A Letter to Future Me
Sent: October 2013
Delivery Date: November 2028
Was I right? Did the world change as much as I thought it would? Did empty entertainment give way to ubiquitous learning and quiet contemplation?
Did we manage to put the dignity and well-being of humanity at the forefront of the global agenda?
Were fossil fuels finally deposed by cheap and efficient solar power? Or was it something else? Fission perhaps?
Did religious zealotry fizzle out like I wished it would?
We did find cures for all of the big killers, no? (AIDS, cancer, small-mindedness and greed.)
Are creativity, empathy and insight finally more valued than cut-throat ‘business acumen’.
Is nature recovering beautifully? How are the tigers and the whales doing now that we’ve realised we cannot continue abusing nature in the name of short-term profits.
What’s your job like now? Are you still teaching? If you are, it must be an incredible thing to behold. All tinkering, experimenting, discovery, collaboration and customisation?
Only a few years to retirement… I hope you’re still trying to make an impact! So many questions! Please excuse me for asking them – I know you can’t really answer me, but maybe this message from yourself, written a decade and a half ago will give you pause to look back and see how far you’ve come. And perhaps you’ll appreciate where you are a little more.
There’s that secret thing I am burning to do right now. I hope you’ve done it. If you have, please disregard the previous two paragraphs. You must be looking back at me with a touch of pity and amusement. I hope this is the case.
A Poem to My Younger Self
Sent: October 2013
Delivery Date: January 1998 (Not Received)
There are a few things I wish I could say to myself when I was a much younger man, just starting out in the world. In a way, I’m glad I wasn’t able to, because most of who I am personally and professionally stems from the lessons I learnt from a long litany of mistakes.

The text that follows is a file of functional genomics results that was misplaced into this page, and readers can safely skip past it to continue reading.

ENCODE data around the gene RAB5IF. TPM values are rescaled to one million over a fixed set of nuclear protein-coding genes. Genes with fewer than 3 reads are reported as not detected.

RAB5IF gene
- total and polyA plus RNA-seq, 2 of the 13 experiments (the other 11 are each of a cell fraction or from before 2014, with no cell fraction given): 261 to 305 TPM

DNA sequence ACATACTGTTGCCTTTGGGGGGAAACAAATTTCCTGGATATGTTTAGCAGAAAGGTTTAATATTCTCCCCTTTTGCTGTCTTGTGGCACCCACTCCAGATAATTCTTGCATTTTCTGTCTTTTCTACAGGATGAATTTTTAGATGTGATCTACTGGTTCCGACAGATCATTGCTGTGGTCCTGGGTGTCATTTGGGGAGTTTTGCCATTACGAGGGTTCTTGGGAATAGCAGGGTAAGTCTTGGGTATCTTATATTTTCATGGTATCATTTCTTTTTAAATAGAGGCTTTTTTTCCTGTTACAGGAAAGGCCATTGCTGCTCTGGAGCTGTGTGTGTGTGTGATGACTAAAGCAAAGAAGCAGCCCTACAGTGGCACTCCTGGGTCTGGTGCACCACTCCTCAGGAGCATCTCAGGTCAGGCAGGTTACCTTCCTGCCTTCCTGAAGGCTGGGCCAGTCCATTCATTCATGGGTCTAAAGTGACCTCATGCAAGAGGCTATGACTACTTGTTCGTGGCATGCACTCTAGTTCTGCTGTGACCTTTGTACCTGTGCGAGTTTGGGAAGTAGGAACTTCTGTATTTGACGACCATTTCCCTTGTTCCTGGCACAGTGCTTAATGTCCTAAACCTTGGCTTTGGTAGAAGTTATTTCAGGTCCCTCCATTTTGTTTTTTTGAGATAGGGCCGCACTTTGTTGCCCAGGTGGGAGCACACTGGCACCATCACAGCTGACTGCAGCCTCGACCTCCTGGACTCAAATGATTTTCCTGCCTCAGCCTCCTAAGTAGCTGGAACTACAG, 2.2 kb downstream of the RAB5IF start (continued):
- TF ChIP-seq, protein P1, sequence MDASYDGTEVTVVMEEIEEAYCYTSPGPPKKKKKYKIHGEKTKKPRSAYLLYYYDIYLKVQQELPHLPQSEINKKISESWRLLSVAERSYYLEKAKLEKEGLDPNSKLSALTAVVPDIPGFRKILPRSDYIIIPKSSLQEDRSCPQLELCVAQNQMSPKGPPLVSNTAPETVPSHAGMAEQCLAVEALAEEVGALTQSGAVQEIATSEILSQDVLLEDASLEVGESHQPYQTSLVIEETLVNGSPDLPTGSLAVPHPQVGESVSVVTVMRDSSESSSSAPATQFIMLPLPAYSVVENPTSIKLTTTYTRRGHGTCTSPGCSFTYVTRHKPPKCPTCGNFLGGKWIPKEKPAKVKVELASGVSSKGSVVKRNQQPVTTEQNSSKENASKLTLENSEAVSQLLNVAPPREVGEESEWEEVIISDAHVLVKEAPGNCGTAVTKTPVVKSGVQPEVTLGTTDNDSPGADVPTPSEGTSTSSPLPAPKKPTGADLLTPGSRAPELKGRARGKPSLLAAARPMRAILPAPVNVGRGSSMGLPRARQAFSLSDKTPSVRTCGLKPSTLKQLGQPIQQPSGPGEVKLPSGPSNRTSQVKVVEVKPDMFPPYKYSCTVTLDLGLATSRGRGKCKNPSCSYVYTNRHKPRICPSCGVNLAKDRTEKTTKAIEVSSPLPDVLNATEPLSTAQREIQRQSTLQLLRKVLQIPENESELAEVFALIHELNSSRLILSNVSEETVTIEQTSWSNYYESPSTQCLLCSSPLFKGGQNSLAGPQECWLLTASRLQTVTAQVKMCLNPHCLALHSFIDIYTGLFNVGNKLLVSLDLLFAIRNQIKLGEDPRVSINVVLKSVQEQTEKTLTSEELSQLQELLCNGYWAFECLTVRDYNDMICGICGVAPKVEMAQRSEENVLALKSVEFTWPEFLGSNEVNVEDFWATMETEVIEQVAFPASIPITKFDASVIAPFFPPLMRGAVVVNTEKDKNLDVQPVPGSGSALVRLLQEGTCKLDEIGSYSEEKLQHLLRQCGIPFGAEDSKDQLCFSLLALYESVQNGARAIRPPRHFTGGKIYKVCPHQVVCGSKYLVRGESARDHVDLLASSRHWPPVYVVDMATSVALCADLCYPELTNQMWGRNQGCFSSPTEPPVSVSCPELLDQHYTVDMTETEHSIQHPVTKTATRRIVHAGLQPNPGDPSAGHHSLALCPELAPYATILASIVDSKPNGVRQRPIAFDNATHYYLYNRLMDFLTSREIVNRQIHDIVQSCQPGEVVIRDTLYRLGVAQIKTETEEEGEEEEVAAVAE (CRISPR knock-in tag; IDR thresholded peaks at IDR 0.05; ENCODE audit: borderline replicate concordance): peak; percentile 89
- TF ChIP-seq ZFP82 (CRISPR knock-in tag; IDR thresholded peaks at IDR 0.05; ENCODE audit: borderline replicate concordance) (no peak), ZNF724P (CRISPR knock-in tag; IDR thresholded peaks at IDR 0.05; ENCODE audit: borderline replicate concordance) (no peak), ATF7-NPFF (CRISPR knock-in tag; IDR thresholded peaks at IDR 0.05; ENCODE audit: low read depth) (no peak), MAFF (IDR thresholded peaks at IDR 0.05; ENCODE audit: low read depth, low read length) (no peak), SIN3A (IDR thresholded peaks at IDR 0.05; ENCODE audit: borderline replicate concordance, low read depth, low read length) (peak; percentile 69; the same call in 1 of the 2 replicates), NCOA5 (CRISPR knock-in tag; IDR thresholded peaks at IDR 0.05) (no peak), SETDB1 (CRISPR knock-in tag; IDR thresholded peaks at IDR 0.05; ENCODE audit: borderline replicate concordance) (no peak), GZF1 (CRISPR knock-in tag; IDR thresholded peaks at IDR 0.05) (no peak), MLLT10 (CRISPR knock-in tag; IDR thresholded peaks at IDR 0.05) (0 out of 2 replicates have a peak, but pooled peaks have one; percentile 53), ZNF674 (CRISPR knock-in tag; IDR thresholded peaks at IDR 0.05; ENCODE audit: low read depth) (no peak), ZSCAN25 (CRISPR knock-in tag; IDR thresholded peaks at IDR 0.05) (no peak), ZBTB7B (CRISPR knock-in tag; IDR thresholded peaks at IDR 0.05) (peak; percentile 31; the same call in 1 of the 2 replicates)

Were I able to, though, here’s what I would say to myself, aged 24:
This is a wake-up call: Don’t get stuck, Stop being so small. It’s to time to wake up. * Think bigger, think long, think deep. Leave behind the doubts and the drama. Get enough exercise and sleep And always maintain your sense of humour. * Life is both far shorter and much longer than you know. There will be time to do all the things you want to: To dream and imagine and to craft and grow, But you must get started and do. * Don’t hurt others, it leads to a lifetime of regret. Be gentle, be good and be kind every day. Forgive people and life’s little upsets. In the end it all turns out okay.
Now that I think about it, I think I actually did get this poem, albeit in a different (and much more poetic) guise. I’ve had it on my wall since I started teaching. And it’s still there. But some lessons are only learned when we’re ready to learn them.
In case you’re interested, it’s called the Desiderata (which, poignantly, means ‘to clear things up’). I’m sure most people have come across it, but for those few who haven’t:
Go placidly amid the noise and haste, and remember what peace there may be in silence. As far as possible without surrender be on good terms with all persons.
Speak your truth quietly and clearly; and listen to others, even the dull and ignorant; they too have their story.
Avoid loud and aggressive persons, they are vexations to the spirit.
If you compare yourself with others, you may become vain and bitter; for always there will be greater and lesser persons than yourself.
Enjoy your achievements as well as your plans. Keep interested in your career, however humble; it is a real possession in the changing fortunes of time.
Exercise caution in your business affairs; for the world is full of trickery. But let this not blind you to what virtue there is; many persons strive for high ideals; and everywhere life is full of heroism.
Be yourself. Especially, do not feign affection. Neither be critical about love; for in the face of all aridity and disenchantment it is as perennial as the grass.
Take kindly the counsel of the years, gracefully surrendering the things of youth.
Nurture strength of spirit to shield you in sudden misfortune. But do not distress yourself with imaginings. Many fears are born of fatigue and loneliness.
Beyond a wholesome discipline, be gentle with yourself. You are a child of the universe, no less than the trees and the stars; you have a right to be here. And whether or not it is clear to you, no doubt the universe is unfolding as it should.
Therefore be at peace with God, whatever you conceive Him to be, and whatever your labors and aspirations, in the noisy confusion of life keep peace with your soul.
With all its sham, drudgery and broken dreams, it is still a beautiful world.
Be careful. Strive to be happy.